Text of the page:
You have probably read all about the fantastic diving, snorkeling, and kayaking in and around the Rock Islands and the world-famous Jellyfish Lake, and since you here already, you should take advantage of nature’s spa, the Milky Way.
The Milky Way is a secluded lagoon within the Rock Islands. Over hundreds of thousands of years, the tides bring in water enriched with limestone and chalk particles that sunk to the bottom creating a thick layer of white rich mud.
It is sad, that when you rub yourself with the white (smelly) mud, you will look ten years younger after you rinsed it.
A trip to the Milky Way is best combined with a Rock Islands Kayak and snorkel tour.
Kayangel Atoll Belau, Palau
- Location: Kayangel Atoll, Palau
- How to get to the Kayangel Atoll?: 2 hrs speedboat ride from Koror
- Opening hours: every day
- Entrance fee Depends on tour operator
- Things to see: Palau’s only atoll, beautiful sea vistas, great beaches
- Interesting facts: You can book an overnight stay at a Rangers’ house or call/e-mail Kayangel state for permission to pitch a tent and spend the night on the beach for the real island experience
- Duration of visit: Full day trip
The Kayangel Atoll is the only atoll in Palau and one the most amazing Palau points of interest.
Despite being hit by a typhoon some years ago, Kayangel still offers stunningly beautiful beaches, with white sand, seashells, and driftwood, like you only know them from your dreams. The water around the atoll is a breathtaking azure color.
The Kayangel Atoll is the perfect place to sit in the shallow water, contemplate the ocean, enjoy the natural beauty of the area and be happy.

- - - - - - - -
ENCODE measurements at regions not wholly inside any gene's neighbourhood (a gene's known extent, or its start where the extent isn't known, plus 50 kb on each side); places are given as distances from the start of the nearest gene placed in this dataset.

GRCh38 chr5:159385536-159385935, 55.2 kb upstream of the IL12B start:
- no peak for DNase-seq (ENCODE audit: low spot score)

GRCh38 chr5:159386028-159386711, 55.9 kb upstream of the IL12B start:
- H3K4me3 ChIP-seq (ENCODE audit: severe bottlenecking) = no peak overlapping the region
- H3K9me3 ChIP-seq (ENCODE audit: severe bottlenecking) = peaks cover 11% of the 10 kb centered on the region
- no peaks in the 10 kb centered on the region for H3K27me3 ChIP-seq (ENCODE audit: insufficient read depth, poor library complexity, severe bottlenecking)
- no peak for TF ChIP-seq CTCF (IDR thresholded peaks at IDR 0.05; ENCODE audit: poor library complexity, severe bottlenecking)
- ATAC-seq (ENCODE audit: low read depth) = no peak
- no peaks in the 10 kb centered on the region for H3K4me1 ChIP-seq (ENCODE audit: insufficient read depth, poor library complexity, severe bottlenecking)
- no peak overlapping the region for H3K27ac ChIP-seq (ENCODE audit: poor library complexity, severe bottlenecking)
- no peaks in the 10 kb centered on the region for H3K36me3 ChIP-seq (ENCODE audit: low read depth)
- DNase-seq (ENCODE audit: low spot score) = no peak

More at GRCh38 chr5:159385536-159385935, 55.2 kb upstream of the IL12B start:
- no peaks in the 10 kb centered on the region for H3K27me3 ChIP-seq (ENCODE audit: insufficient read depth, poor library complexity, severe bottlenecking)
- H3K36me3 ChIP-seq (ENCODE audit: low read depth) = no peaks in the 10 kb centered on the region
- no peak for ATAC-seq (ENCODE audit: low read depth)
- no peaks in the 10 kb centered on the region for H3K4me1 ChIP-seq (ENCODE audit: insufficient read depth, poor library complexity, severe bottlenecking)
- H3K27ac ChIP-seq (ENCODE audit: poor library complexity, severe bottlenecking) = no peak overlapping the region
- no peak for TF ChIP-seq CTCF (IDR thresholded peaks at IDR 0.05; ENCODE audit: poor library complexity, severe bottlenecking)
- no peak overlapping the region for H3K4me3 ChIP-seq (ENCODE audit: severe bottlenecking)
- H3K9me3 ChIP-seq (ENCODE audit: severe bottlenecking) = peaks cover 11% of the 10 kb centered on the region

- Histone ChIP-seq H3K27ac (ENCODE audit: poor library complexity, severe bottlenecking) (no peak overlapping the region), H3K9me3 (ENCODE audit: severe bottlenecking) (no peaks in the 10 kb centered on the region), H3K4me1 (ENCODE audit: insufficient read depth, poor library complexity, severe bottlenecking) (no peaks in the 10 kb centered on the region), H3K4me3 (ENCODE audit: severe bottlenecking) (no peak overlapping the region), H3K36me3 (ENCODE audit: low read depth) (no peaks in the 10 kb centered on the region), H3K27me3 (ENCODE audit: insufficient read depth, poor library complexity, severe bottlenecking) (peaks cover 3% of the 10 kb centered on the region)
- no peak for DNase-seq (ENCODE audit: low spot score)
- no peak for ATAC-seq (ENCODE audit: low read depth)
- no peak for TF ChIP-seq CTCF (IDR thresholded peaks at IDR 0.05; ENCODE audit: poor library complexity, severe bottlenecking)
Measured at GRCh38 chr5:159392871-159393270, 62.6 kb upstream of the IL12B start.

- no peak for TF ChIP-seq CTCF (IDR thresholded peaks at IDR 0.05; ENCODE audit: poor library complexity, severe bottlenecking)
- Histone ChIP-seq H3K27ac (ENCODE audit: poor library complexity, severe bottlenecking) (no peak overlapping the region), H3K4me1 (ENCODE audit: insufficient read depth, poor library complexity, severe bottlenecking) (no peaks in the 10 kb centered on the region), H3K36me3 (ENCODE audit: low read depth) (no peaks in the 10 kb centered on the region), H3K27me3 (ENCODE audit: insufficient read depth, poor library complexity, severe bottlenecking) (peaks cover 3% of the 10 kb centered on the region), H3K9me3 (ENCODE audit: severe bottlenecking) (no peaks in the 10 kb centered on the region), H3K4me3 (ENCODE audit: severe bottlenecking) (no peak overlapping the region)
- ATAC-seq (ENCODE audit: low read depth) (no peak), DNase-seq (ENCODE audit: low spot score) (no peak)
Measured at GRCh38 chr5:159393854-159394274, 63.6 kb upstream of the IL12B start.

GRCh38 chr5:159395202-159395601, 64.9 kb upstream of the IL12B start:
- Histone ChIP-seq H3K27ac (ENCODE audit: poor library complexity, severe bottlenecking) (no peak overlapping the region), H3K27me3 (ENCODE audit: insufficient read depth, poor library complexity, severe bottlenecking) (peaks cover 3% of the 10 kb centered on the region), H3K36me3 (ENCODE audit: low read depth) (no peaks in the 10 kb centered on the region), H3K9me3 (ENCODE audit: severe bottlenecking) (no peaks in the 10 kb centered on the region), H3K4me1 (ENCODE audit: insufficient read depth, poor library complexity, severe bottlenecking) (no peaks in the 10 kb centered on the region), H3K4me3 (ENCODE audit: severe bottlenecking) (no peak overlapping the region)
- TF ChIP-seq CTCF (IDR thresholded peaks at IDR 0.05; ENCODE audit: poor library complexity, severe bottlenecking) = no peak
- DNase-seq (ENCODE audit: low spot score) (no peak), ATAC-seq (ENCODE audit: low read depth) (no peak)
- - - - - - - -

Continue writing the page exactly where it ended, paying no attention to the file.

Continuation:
Spend the day here with fishing, snorkeling and sunbathing! If you’re lucky, you can even spot some wild dolphins!
Points of Interest in Koror
Koror is both a state and the biggest city in Palau. About 70% of the entire population of Palau live here. It is the island nation’s center of commerce and attracts the majority of tourism.
It has many interesting sights to offer, but if you are interested in the history and culture of Palau, you should not miss its’ museums.
The Belau National Museum, Koror
Location: Ngerbeched Hamlet, Koror
Opening hours: Monday – Friday 9 am – 5 pm, Saturday 10 am – 5 pm, Sunday 1 pm – 5 pm
Entrance fee: Adults 10 USD, Children 5 USD, discounted rates for residents
Things to see: Great overview of the history and culture of Palau and its colonialization, mostly photographs and text. Natural History Museu
Interesting facts: Besides the museum, there is also a botanical garden, a gift shop, and the Keam Cafe
Duration of visit: 1hr
Etpison Museum, Koror
- Location: Koror, Palau
- Opening hours: Monday – Saturday 9 am – 5 pm, Sundays closed
- Entrance fee: Adults 10 USD, Children under the age of 12 and residents are free